The application of objective evaluation criteria is indeed one of the main sticking points in several of the reform efforts, and it's easy to understand why. Writing a paper, performing surgery, and judging a case are complex activities, and one "intervention" is not the same as another, so simply counting up numbers can be a highly misleading indicator of productivity. Everyone agrees that evaluation is necessary, but who does the evaluation, and how it is performed, should be the real issues. In the French universities, the problem seems to be that trust has broken down completely. The "managers" of the system do not trust academics to do peer review because "mandarins" take care of their own, entrenched local coteries do the same, and the result, in the managers' eyes, is stagnation. The academics do not trust the managers and their "international business consultants," because these outsiders have no understanding of what academics do. Hence the result is stalemate, bitterness, and endless recrimination.

Interestingly, in the session in which Caillé participated in Grenoble, one of the other speakers mentioned a survey that showed that when people are asked if they approve of democracy, some large percentage reply "yes" (I've forgotten the exact number), but when asked if they want "a strong leader who can make things run efficiently and silence petty dissent," they also answer "yes" by a very large majority. So, yes, as Caillé suggests, there may be a Führerprinzip behind the Sarkozy reforms, but such a principle is not necessarily a misinterpretation of the wishes of the majority. Sometimes the will of the majority must be resisted if there is to be a genuinely democratic outcome.

Home, and the Absurdities of Travel

I am back home, and sick with something I hope (actually am confident ) isn't the swine flu.

Travel always points up its share of absurdities. For example, there are French ticket machines. To purchase an RER ticket from CDG to Paris, you use a machine. Unlike most such machines in the US, you don't insert your credit card and then withdraw it in one motion. This doesn't work. You have to leave your card in the slot. But nowhere on the machine is this explained. Since most people using the machines have just arrived from some other country, this causes enormous frustration and leads to long lines. Fortunately, on one machine, someone has taped a piece of paper that says to leave the card in the slot. In French. As people decipher this message, the information passes to travelers standing in line at other machines, and gradually the stalled system begins to move again. Until a new generation of line-standers accumulates, and the whole hesitation waltz begins again. This might be taken as a metaphor for France. Some economist ought to propose a model. The paper could be called "Information Bottlenecks, Wasted Time, and Economic Stagnation."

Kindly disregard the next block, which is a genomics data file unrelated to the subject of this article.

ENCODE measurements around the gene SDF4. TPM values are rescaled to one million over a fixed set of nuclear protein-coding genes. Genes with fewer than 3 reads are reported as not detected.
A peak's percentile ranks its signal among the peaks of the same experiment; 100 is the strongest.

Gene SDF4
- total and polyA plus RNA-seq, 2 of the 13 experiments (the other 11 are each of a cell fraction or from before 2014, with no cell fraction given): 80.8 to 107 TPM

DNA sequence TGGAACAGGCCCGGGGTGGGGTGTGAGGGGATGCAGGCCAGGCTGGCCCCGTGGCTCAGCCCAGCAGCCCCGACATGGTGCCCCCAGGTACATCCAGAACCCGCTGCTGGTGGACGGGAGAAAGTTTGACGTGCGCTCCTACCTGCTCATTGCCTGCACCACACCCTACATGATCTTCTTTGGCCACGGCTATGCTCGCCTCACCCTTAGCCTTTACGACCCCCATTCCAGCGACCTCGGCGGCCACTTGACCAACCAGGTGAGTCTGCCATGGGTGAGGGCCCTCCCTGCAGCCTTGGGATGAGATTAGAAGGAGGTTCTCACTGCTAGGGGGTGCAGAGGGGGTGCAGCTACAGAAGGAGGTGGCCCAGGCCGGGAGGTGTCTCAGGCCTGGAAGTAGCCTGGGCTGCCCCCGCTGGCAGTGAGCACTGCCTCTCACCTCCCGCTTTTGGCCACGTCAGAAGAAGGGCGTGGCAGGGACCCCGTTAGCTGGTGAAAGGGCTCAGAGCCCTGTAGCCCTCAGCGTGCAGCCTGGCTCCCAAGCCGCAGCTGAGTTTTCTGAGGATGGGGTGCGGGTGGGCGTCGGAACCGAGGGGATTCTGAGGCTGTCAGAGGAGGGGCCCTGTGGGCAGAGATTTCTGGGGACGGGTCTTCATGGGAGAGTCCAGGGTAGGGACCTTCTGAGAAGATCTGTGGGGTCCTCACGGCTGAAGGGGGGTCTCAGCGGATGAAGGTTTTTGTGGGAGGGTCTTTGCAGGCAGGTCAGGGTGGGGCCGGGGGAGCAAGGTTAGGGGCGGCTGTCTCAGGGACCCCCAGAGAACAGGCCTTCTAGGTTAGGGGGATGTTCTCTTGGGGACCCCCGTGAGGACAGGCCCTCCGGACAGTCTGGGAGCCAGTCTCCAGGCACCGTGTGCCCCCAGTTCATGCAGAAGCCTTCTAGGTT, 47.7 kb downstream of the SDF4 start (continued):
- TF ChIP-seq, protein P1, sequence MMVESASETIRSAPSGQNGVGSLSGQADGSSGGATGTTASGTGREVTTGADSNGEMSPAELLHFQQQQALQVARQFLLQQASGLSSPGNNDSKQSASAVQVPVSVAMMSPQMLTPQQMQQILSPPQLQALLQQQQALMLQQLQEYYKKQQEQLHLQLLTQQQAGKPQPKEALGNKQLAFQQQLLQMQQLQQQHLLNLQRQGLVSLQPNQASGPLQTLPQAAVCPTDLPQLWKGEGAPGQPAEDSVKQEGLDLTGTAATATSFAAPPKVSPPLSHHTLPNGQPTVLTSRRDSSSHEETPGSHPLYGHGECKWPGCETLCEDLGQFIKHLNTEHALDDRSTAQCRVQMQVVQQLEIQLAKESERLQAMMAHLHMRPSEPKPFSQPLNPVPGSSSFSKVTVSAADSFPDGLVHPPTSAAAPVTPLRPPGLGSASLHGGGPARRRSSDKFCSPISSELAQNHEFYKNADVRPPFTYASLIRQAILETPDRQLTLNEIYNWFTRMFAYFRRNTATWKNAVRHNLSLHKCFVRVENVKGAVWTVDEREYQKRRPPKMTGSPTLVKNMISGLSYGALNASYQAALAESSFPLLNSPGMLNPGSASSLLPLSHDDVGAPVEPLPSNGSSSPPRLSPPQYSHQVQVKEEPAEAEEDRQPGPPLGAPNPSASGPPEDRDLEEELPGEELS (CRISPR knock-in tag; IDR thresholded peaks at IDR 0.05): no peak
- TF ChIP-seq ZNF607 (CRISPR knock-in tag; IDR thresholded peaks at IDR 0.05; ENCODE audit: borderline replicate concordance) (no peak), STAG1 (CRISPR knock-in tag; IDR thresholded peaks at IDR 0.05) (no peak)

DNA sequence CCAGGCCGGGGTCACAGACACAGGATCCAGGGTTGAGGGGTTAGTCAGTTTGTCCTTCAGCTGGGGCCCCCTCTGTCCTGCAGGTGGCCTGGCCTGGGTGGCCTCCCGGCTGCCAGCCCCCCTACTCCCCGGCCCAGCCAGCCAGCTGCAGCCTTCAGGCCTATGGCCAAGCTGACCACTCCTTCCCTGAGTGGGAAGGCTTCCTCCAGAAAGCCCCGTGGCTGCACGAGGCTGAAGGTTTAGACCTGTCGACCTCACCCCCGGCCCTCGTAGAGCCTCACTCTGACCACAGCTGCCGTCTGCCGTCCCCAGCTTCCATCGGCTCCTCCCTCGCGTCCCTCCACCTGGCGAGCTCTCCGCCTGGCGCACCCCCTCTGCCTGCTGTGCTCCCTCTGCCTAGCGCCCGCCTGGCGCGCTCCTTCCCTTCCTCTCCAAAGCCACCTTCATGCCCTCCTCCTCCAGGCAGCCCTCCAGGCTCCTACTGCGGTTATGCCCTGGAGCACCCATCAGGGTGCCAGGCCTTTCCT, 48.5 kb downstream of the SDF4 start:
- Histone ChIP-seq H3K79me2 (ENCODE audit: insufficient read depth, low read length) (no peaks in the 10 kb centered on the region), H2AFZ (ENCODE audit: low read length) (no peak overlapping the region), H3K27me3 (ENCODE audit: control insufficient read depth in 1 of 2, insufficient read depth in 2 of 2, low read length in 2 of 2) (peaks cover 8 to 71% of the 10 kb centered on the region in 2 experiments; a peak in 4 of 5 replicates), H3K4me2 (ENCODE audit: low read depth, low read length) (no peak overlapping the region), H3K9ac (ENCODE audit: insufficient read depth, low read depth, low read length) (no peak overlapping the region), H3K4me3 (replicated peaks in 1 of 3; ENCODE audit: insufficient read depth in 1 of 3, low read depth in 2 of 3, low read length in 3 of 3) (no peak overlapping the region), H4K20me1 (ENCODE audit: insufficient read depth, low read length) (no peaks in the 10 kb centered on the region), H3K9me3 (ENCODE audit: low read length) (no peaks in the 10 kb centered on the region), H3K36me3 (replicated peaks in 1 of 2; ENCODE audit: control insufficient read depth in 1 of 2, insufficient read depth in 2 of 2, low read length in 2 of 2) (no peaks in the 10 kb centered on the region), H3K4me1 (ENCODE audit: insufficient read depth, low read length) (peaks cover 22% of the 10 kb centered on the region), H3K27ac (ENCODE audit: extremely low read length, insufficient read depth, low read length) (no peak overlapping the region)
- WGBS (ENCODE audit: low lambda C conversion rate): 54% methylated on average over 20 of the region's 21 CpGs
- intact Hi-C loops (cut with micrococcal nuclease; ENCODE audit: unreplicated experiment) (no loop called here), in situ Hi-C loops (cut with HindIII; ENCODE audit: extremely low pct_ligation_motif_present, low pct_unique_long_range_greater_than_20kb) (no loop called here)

At a borne électronique in an SNCF station, you can withdraw reserved tickets by entering a reservation number. The machine gives you the choice of withdrawing either the aller or the retour of a round-trip reservation, or both. Being a clever sort, I thought, Why withdraw both, I may want to change the return ticket and anyway I might lose it. But when I later went to pick up my return ticket, it turned out that taking only the aller meant that I could no longer get the retour from the machine. I had to stand in line for a guichet. When I finally reached an agent, I explained what happened, and he gave me that look that people at ticket windows reserve for the benighted and dull-witted: Ah, monsieur, ça risque de vous coûter cher. But he was just having me on. A few button presses and he had my ticket. I asked why, if there was a problem with taking only one ticket, the machine gave me that option. His answer: "Why, monsieur, these are very bad machines, the government didn't pay much for the software." This struck me as the sort of answer Tocqueville would have loved. Here was a cog in the bureaucratic machine who knew that a problem existed in the system but did nothing about it, preferring to blame that vague but ominpotent tyrant, "the government." So who knows how many agents in how many stations spend how many hours rectifying an error that could be changed by a simple modification of the software, if only there were some way to get the bureaucratic machine engaged. (Or perhaps the window agents are protecting their jobs; if the machines worked, fewer of them would be needed. Le Phénomène bureaucratique indeed.)

Last but not least, there are machines that take credit cards but don't have any indication of which way they should be inserted. At a place like the Louvre, where dozens of people line up at every machine, this simple oversight wastes countless hours. Of course it's better than the RER station at the Luxembourg, where the machines accept some credit cards but not others, with no explanation at all of why the cards are "non lue." Since there are four possible ways to insert the card, and the entire menu has to be repeated for each insertion -- well, you get the picture ... And of course the ticket window is under construction, and there is no sign to tell you that there is a temporary window across the street, by the Jardin.

But lest I be accused of French-bashing, the US takes the cake for bureaucratic absurdity: a new card for visitors without US passports asks the following question: "Are you a terrorist, or are you engaged in espionage against the United States?" I feel quite protected knowing that all foreigners who enter the US have answered these questions in the negative.